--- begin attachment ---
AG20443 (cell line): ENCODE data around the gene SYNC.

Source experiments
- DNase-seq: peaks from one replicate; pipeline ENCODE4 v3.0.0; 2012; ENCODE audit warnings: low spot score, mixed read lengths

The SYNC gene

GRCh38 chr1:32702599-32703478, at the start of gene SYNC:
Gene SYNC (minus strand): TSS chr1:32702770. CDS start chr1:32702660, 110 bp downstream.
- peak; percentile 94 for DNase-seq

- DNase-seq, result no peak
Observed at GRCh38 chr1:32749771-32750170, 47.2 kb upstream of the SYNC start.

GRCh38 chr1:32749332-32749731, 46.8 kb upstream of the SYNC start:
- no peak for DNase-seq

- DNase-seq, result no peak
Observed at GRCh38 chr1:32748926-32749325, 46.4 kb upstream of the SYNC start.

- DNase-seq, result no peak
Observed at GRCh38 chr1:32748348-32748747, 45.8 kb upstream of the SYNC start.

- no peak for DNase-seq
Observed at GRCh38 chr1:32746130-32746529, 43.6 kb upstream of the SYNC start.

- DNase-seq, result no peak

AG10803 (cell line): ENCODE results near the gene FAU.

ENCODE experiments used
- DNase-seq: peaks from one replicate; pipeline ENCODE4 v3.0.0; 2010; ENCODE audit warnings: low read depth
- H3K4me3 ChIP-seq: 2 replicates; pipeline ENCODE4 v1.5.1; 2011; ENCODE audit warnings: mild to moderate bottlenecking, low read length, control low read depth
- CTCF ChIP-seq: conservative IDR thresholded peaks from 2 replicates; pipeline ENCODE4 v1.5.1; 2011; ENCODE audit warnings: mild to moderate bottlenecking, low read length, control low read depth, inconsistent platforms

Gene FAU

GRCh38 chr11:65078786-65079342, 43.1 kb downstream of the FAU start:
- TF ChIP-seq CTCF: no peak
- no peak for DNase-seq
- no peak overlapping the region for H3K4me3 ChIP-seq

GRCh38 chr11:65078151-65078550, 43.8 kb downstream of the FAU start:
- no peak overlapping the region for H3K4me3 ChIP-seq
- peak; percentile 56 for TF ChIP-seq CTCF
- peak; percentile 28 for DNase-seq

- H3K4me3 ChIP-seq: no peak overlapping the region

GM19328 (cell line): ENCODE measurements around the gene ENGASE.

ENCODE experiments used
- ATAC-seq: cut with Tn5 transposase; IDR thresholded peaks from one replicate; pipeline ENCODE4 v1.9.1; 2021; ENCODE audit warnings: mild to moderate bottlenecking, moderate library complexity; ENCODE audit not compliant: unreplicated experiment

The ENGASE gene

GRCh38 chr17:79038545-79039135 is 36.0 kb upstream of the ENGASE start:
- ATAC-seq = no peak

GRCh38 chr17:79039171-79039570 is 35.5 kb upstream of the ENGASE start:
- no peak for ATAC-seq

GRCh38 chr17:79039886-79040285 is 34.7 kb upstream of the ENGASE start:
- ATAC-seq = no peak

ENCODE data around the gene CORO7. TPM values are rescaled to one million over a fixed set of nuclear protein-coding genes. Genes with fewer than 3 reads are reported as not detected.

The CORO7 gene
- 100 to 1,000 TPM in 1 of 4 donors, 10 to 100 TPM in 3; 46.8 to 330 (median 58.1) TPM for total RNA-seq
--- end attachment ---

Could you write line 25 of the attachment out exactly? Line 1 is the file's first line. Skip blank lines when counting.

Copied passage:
GRCh38 chr11:65078786-65079342, 43.1 kb downstream of the FAU start: